AKP-MHP alliance’s panic for 2019: Bahçeli admits
Devlet Bahçeli, chair of racist MHP which is in an alliance with the governing AKP, admitted that it will be difficult for them to hold on until 2019 and demanded the elections be moved.
Racist MHP’s leader Devlet Bahçeli called for the presidential and parliamentary elections to be moved to August 26, 2018.
Bahçeli spoke in his party’s parliamentary group meeting and stated that Turkey has a survival issue and argued:
“The Presidential governance system hasn’t fully been implemented yet. It is not easy for Turkey to hold on until November 3, 2019. It is not possible to wait for November 3, 2019. It is getting harder by the minute to reach November 3, 2019. Our party is part of the Popular Alliance except for local elections. For Turkey’s survival, the protection of the Popular Alliance is vital.”
Bahçeli stated that it is getting harder to reach stability and balance under current circumstances, and said the following while failing to clearly express his concerns: “Under today’s circumstances where the country is smothered under discussions about the system, it is getting harder to reach November 3 with stability and balance. Our main goal is to cut off this risk at the source. We have two elections coming. Either we will wait for the normal date, or the elections will be moved closer due to national obligation. It should be known that, after necessary adjustment laws are passed, the MHP will be arguing for moving the elections.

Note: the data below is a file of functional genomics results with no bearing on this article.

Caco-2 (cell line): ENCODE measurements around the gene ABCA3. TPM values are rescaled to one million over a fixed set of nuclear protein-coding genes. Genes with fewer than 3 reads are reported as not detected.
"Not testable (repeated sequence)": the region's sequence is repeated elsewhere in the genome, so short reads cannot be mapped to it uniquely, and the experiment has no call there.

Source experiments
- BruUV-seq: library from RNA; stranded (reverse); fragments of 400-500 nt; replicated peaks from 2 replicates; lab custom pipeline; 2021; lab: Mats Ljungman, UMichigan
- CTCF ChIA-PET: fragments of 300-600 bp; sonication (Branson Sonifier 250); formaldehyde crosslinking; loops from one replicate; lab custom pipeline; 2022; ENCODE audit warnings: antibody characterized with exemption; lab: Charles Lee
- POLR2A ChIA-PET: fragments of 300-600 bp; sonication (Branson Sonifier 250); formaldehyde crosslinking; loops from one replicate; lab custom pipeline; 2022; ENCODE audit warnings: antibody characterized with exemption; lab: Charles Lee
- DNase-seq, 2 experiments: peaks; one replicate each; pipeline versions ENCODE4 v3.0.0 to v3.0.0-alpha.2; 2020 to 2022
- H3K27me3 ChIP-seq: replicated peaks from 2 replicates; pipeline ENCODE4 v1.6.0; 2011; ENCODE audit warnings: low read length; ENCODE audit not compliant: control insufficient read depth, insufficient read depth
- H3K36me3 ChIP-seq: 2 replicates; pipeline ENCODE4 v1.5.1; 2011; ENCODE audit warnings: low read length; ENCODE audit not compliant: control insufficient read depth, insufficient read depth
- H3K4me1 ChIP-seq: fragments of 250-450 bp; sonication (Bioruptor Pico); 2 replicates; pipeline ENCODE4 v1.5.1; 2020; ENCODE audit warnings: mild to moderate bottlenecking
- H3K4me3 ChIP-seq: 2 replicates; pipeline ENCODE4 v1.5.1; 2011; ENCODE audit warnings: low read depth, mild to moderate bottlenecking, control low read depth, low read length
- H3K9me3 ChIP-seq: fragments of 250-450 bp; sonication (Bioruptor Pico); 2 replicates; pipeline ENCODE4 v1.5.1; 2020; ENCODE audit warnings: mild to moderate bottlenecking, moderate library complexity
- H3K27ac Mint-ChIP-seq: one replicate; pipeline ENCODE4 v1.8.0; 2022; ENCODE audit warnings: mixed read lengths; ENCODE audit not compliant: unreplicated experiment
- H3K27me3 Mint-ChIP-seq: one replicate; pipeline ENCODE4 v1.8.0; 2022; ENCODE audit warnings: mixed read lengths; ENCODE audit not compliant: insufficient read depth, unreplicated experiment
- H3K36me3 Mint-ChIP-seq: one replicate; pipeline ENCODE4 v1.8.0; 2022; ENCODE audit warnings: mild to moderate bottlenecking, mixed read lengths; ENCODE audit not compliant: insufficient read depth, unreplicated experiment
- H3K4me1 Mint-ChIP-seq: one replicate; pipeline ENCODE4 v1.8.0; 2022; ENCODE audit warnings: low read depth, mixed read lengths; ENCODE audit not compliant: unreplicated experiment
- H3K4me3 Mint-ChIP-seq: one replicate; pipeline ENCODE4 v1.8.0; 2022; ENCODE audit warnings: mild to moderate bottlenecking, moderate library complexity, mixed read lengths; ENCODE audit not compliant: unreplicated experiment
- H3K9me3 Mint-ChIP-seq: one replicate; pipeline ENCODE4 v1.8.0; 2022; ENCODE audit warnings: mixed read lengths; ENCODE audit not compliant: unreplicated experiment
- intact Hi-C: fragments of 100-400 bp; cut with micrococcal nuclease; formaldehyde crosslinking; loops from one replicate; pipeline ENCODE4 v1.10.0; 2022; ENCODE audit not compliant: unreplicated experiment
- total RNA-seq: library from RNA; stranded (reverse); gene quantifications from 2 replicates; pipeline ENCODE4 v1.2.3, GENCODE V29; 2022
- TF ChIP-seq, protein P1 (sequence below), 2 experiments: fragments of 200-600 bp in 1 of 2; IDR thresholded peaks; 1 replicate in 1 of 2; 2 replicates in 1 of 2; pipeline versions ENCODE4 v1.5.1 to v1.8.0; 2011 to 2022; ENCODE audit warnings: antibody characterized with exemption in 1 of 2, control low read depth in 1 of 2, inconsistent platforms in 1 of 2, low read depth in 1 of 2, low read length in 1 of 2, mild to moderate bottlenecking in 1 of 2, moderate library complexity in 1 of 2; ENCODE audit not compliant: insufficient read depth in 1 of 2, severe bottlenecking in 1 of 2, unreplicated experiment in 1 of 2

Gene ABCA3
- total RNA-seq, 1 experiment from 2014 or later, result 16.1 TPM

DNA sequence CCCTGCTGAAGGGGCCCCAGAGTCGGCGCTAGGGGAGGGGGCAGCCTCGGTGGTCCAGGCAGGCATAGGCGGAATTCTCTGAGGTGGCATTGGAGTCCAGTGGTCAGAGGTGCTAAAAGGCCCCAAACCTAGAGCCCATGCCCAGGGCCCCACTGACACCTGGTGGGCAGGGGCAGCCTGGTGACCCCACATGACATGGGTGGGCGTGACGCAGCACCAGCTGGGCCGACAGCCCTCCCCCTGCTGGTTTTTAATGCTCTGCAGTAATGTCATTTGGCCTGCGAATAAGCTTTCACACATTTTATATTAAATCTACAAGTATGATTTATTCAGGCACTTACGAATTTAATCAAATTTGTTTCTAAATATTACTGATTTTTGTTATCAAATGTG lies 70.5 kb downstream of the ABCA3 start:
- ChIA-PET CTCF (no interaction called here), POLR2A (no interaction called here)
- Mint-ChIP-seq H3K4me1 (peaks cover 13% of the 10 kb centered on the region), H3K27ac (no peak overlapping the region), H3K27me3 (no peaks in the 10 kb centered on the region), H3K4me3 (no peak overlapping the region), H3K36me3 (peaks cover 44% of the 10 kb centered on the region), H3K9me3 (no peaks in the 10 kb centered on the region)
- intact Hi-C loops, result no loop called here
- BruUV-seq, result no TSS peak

ELECTIONS, UNDER WHICH CONDITIONS?
Since the alliance between Turkish President Recep Tayyip Erdoğan and Bahçeli was founded, Turkey has entered an era of unprecedented fascist oppression. The period characterized by dictatorship and fascism saw an increase in massacres and invasions, all opposition voices in the country were targeted, and the prison population rose to 230.000 by the end of 2017 from 60.000 in 2002. Hundreds of newspapers, journals and NGOs were shut down. Thousands of intellectuals, journalists, politicians, artists and NGO representatives are currently imprisoned. Kurdish municipalities have been usurped and co-mayors imprisoned. Invasion attacks have expanded to new records, in Afrin in particular. Racism, nationalism and polarization has peaked and justice and the media are under government control. Under such conditions, there is no expectation of just elections.